Reflecting on the session, I think it went very well, although it was a bit rushed at the end.  We could easily have stretched this 60 minute session into 90 minutes without editing the slidedeck. And as evident from the tweet below from flipped learning pioneer and band leader Aaron Sams, the virtual audience was having a very lively discussion.  Our moderator, Dan Spencer, did a great job keeping Lindsay and I informed about the virtual audience, even stating at one point the stream was flowing so fast he could barely keep up. I'd like to figure out a better way--other than on Twitter-- for the virtual attendees to interact with the physical audience in the room. It would be cool to somehow have them share their stories via GHO during the session.

If you were in the audience for this session, what did you think?  Anything Lindsay and I could have done differently/better?

Whether or you were there or not, how do you create conference sessions that engage the audience?


  1. Kate,
    I love the format of your presentation! It's so difficult to include the audience when you have 90 minutes squeezed into a 60-minute slot! If you had GHOs with those in your virtual audience, you would've had to make the session longer... If you had a tech person helping you set those up while presenting, it might work, but I think the people in front of you should get the most attention. ;) I like the "turn and talk" way of engaging the audience, and maybe have on hand some whiteboards and markers for them to share their phrase or words with each other (I just thought of this!) or use Answer Garden for live-time answers going up on the big screen. I loved your polling ideas!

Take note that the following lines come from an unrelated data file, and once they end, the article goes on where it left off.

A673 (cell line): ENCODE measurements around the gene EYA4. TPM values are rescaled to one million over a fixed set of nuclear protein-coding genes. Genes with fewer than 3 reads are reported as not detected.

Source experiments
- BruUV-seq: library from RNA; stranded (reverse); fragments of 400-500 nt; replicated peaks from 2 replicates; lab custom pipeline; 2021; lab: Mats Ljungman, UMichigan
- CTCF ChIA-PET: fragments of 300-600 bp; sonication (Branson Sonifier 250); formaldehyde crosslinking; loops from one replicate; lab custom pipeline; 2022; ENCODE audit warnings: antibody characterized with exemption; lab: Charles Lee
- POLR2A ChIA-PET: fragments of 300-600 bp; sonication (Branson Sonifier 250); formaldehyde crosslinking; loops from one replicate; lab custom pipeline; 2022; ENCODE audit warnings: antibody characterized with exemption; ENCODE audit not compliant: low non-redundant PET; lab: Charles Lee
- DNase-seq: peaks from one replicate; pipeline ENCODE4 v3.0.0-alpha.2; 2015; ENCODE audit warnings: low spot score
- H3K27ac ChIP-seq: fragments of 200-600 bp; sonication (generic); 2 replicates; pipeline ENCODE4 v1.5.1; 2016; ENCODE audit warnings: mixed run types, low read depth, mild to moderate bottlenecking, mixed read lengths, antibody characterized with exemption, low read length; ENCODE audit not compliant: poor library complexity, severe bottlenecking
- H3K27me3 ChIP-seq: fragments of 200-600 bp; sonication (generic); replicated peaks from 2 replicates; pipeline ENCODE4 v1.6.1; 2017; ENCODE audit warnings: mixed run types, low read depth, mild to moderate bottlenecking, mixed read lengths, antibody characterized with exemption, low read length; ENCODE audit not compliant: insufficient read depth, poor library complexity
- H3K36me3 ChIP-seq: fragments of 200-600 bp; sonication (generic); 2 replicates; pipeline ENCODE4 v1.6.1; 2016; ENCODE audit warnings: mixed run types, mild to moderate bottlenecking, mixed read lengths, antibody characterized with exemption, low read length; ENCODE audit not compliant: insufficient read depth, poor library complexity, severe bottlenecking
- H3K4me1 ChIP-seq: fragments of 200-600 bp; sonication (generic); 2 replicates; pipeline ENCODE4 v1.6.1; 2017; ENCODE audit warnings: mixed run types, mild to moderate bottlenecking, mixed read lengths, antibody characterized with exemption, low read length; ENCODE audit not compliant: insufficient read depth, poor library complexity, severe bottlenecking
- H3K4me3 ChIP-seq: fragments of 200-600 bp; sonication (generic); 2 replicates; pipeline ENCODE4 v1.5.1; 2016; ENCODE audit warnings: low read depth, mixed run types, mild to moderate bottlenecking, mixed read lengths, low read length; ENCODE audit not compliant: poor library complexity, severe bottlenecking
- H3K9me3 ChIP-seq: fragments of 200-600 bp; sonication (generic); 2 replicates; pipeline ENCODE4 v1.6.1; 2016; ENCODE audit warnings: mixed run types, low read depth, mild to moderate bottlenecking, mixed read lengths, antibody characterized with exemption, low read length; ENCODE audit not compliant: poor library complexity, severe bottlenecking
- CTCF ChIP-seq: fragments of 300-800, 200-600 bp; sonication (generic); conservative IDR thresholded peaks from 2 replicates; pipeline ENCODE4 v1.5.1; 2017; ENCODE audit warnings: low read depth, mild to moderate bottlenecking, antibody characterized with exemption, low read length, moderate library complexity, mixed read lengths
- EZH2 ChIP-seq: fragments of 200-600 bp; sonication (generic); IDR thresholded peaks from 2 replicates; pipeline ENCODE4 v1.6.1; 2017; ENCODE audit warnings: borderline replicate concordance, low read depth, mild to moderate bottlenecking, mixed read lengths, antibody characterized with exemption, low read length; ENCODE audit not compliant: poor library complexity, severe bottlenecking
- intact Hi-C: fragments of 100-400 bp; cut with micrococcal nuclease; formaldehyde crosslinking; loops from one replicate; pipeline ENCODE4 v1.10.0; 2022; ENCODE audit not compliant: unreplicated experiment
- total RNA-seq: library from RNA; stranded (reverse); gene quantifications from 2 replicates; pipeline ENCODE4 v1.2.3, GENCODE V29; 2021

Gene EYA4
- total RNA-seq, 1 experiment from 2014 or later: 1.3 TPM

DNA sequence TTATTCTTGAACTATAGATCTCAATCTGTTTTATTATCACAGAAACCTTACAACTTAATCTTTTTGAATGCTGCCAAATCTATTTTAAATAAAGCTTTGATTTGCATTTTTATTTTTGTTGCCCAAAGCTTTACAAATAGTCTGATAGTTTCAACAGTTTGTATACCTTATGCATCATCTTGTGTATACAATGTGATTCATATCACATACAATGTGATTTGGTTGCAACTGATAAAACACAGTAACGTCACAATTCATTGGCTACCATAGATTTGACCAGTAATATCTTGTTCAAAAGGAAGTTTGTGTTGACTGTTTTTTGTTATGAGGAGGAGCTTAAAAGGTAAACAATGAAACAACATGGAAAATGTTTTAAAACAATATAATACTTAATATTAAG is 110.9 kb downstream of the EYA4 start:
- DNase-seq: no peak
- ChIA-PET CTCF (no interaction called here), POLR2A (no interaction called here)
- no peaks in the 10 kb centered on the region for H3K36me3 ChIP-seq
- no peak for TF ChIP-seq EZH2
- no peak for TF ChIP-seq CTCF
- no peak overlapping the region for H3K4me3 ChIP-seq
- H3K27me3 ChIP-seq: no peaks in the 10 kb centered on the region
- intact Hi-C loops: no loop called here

I worry so much about adding photos that are not mine to my presentations. I take or make my own graphics/photos for them. I don't want to be getting paid for a session that has someone else's work in it. How do you handle this issue? I have never created a meme, but would like to, as they are so engaging. Is it okay to take someone else's photo and adapt it for memes? I wonder what the copyright is on those?

    After just presenting in Boston, I found out this about my own style - I need to add more photos of my students, and even videos. I really enjoyed the sessions that had "real kids" in them on the big screen. Music is always a plus, too - I include it for the lead into my presentations, and I have a clip (I used TubeChop) at the end for a point I want to leave the audience with, as well.

    Thanks for reflecting! I just did the same. I think it's so important for both teachers and students. I really need to remember this once school begins again... :)

  2. Thanks, Joy!

    I will have to check out Answer Garden.

    As long as you cite sources, it should be ok for stuff found on the web. We did not make a single one of those memes and I should add our works cited to the slideshow. Foot notes on each slide would also work.

    I don't usually include pictures/videos of my students in my presentations unless they are shots that the student faces aren't seen clearly or if I'm spotlighting specific people, I get consent from the student and parents. Folks in my district sign a media-release form, but since I'm not technically working for my district when I present, I can't use their images without permission.

    Thank YOU for commenting! :-D